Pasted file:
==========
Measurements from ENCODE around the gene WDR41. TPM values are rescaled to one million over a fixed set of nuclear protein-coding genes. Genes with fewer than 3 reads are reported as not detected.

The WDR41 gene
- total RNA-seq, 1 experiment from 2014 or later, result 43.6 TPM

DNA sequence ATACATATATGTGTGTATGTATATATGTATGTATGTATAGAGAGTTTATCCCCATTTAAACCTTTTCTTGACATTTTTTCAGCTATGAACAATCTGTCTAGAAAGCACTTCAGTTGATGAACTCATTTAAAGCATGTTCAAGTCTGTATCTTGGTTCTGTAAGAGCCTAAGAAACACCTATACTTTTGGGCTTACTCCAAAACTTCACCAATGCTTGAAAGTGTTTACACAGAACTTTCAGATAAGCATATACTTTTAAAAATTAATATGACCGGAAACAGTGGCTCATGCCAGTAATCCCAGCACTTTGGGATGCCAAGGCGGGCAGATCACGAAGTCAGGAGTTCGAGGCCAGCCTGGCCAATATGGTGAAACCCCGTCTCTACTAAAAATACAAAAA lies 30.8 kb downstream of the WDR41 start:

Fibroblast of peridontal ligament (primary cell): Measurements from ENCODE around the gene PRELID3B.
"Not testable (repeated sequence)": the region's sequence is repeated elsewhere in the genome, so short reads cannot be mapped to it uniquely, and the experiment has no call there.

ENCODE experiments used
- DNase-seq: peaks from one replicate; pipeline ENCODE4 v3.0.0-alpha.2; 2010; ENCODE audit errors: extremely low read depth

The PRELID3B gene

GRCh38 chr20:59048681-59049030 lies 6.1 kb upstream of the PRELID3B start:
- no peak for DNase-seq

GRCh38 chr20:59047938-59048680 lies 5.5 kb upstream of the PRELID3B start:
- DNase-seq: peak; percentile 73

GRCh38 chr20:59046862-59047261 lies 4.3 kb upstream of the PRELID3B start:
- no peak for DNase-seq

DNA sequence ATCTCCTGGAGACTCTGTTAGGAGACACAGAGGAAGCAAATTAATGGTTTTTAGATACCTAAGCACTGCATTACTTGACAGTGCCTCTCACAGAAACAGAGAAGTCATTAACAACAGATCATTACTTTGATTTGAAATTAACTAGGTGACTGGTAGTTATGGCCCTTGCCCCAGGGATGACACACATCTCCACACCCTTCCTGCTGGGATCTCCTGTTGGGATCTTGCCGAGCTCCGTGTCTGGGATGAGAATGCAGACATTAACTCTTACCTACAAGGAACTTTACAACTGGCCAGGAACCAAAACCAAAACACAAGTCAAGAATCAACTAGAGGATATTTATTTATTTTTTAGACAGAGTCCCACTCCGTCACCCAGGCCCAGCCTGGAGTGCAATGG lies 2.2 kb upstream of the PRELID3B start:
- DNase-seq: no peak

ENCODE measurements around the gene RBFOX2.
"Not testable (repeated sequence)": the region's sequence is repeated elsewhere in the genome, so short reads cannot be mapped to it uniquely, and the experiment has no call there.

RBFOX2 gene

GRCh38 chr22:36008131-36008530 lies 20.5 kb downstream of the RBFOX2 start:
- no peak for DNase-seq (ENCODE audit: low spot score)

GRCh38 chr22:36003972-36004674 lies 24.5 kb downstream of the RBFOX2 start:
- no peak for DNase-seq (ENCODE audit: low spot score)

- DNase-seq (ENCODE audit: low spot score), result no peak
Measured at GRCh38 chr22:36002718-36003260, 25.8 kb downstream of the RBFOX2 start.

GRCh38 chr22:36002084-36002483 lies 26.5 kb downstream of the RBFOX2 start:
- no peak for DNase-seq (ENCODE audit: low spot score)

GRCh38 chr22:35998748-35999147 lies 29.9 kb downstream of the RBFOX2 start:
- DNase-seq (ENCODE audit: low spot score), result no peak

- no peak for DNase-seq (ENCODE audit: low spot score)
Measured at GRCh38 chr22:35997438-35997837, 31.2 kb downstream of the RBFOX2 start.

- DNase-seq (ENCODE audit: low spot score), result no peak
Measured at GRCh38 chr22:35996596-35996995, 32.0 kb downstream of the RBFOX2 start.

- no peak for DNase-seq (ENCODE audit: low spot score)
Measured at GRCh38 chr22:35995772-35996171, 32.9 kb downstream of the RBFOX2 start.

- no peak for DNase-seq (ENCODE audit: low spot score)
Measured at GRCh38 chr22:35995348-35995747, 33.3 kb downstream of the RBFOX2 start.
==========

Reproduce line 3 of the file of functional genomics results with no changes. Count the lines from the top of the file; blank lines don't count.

- total RNA-seq, 1 experiment from 2014 or later, result 43.6 TPM